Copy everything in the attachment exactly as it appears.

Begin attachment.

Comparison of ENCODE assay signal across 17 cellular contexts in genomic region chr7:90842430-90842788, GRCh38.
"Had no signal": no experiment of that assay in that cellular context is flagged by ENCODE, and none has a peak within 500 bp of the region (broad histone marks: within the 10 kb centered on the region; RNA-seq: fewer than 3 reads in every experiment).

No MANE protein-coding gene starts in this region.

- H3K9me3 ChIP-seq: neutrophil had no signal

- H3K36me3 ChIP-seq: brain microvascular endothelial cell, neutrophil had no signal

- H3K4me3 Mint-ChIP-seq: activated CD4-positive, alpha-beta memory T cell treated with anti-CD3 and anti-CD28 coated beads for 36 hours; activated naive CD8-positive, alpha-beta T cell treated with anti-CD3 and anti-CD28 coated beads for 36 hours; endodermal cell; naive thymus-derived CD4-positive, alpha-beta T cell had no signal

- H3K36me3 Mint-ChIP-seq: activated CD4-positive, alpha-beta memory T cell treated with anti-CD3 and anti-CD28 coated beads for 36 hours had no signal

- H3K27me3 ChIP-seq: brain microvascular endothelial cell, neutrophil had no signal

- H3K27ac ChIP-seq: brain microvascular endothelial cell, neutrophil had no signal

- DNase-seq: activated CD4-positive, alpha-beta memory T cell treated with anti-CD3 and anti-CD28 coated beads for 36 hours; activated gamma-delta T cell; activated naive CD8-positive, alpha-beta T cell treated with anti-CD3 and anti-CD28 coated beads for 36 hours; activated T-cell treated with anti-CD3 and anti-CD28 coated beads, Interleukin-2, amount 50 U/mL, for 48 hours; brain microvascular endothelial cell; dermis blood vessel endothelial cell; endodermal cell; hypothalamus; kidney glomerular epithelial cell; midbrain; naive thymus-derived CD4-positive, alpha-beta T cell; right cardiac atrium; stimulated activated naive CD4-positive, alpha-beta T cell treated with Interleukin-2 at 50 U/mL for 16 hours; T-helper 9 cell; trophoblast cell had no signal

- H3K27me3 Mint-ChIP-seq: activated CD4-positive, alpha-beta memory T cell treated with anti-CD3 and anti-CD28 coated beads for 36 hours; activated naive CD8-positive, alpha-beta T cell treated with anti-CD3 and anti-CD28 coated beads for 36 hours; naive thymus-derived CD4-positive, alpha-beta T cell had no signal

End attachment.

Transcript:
Comparison of ENCODE assay signal across 17 cellular contexts in genomic region chr7:90842430-90842788, GRCh38.
"Had no signal": no experiment of that assay in that cellular context is flagged by ENCODE, and none has a peak within 500 bp of the region (broad histone marks: within the 10 kb centered on the region; RNA-seq: fewer than 3 reads in every experiment).

No MANE protein-coding gene starts in this region.

- H3K9me3 ChIP-seq: neutrophil had no signal

- H3K36me3 ChIP-seq: brain microvascular endothelial cell, neutrophil had no signal

- H3K4me3 Mint-ChIP-seq: activated CD4-positive, alpha-beta memory T cell treated with anti-CD3 and anti-CD28 coated beads for 36 hours; activated naive CD8-positive, alpha-beta T cell treated with anti-CD3 and anti-CD28 coated beads for 36 hours; endodermal cell; naive thymus-derived CD4-positive, alpha-beta T cell had no signal

- H3K36me3 Mint-ChIP-seq: activated CD4-positive, alpha-beta memory T cell treated with anti-CD3 and anti-CD28 coated beads for 36 hours had no signal

- H3K27me3 ChIP-seq: brain microvascular endothelial cell, neutrophil had no signal

- H3K27ac ChIP-seq: brain microvascular endothelial cell, neutrophil had no signal

- DNase-seq: activated CD4-positive, alpha-beta memory T cell treated with anti-CD3 and anti-CD28 coated beads for 36 hours; activated gamma-delta T cell; activated naive CD8-positive, alpha-beta T cell treated with anti-CD3 and anti-CD28 coated beads for 36 hours; activated T-cell treated with anti-CD3 and anti-CD28 coated beads, Interleukin-2, amount 50 U/mL, for 48 hours; brain microvascular endothelial cell; dermis blood vessel endothelial cell; endodermal cell; hypothalamus; kidney glomerular epithelial cell; midbrain; naive thymus-derived CD4-positive, alpha-beta T cell; right cardiac atrium; stimulated activated naive CD4-positive, alpha-beta T cell treated with Interleukin-2 at 50 U/mL for 16 hours; T-helper 9 cell; trophoblast cell had no signal

- H3K27me3 Mint-ChIP-seq: activated CD4-positive, alpha-beta memory T cell treated with anti-CD3 and anti-CD28 coated beads for 36 hours; activated naive CD8-positive, alpha-beta T cell treated with anti-CD3 and anti-CD28 coated beads for 36 hours; naive thymus-derived CD4-positive, alpha-beta T cell had no signal